Tucson Gem and Mineral Show brings local vendors with competitive spirit
The Tucson Gem, Mineral and Fossil Showcase kicked off Jan. 27, and individuals from both near and far have attended shows at over 40 locations around the city of Tucson promising "a world of international gem and mineral training, collecting and treasure hunting."
Kent's Tools Jewelry and Lapidary Tools and Supply, a local company, is be a vendor at the gem show. The company has been a part of the show for 25 years and has the largest inventory of jewelry and lapidary tools there.
“We sell jewels and equipment for making jewelry and cutting and polishing gem stones," said Kent Solberg, the company's owner. "We have some jewelry for sale, some specimens and rough rocks for sale.”
Since the gem show is a competitive process for vendors, Kent’s Tools advertised in all official show guides, including internet show guides, in order to promote the company.
“Most people use those resources to find places and develop an itinerary so when they come to the show they know where they’re going," Solberg said.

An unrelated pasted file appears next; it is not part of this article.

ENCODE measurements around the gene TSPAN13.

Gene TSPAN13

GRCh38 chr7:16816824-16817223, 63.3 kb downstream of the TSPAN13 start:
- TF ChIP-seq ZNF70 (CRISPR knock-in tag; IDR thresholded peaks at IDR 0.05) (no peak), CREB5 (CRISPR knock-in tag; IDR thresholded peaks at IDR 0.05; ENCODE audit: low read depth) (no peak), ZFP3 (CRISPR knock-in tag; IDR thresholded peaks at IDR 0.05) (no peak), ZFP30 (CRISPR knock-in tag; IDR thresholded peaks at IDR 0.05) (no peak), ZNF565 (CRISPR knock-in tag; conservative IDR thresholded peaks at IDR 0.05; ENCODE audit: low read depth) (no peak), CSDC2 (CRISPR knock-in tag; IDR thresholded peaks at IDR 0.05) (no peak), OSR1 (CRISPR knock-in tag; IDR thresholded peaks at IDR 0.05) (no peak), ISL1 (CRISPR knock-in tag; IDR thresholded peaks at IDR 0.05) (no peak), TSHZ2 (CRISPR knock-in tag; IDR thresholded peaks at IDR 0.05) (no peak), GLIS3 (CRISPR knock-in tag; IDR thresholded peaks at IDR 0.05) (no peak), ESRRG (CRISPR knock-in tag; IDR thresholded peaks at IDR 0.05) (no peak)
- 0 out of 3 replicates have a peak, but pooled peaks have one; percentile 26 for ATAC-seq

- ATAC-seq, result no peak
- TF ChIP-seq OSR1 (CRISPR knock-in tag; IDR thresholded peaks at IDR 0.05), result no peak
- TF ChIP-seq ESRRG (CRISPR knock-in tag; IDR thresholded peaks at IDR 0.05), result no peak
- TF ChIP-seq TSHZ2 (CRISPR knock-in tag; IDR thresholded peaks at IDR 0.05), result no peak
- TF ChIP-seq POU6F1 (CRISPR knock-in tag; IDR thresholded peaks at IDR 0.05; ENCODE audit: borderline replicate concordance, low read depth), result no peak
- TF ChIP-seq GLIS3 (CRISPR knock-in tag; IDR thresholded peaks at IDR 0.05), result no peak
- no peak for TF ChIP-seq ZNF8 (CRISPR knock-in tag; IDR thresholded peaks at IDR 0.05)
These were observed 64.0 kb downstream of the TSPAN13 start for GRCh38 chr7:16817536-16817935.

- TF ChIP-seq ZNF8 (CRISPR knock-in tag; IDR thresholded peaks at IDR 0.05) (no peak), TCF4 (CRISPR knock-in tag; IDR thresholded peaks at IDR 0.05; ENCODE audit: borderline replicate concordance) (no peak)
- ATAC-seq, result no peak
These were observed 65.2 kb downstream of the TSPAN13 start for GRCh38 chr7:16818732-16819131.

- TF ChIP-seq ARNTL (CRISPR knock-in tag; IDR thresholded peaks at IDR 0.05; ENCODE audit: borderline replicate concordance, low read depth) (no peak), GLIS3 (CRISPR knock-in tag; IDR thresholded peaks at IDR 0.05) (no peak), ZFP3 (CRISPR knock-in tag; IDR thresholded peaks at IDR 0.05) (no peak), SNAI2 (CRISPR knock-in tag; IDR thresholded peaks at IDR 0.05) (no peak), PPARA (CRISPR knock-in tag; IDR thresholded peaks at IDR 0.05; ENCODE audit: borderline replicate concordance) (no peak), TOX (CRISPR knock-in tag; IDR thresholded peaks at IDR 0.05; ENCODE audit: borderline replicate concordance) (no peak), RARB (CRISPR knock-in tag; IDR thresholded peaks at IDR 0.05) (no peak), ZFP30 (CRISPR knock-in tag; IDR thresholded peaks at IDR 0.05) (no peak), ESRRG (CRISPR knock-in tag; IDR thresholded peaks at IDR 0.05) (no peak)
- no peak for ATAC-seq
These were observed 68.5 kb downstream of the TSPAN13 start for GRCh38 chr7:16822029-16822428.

Another participating merchant in this year’s show is Madagascar Minerals.
According Carolyn Cary, the company's operations manager, they sell all categories of gems, rocks, minerals and fossils. However, their specialty is in labradorite and petrified wood.
Selling in the gem show can be an ambitious endeavor due to all of the competitors. According to Cary, what separates Madagascar Minerals from other companies is their products are made and shipped from Madagascar.
Jessica Kapp, associate department head for University of Arizona geosciences, explained what kinds of rocks and gems someone can expect to see sold at the gem show. According to Kapp, the show has a theme every year, with this year's being crystals and crystal forms.
“People come to the gem show to buy all sorts of stuff," Kapp said. "Some are looking for gem-quality crystals — everything from quartz, which is really basic, all the way to diamonds and topaz.”
Kapp also noted the show isn't just for people looking to buy expensive gems.
“Other people come because they’re amateur rock hounds and just want inexpensive pieces of inexpensive rocks," Kapp said. "[Those] inexpensive rocks usually include chunks of granite, volcanic rocks, metamorphic rocks, to little bits of mineral known as geodes."
The Gem Show runs until Feb. 11. Those looking to bargain, sell, buy or just window shop are welcome.
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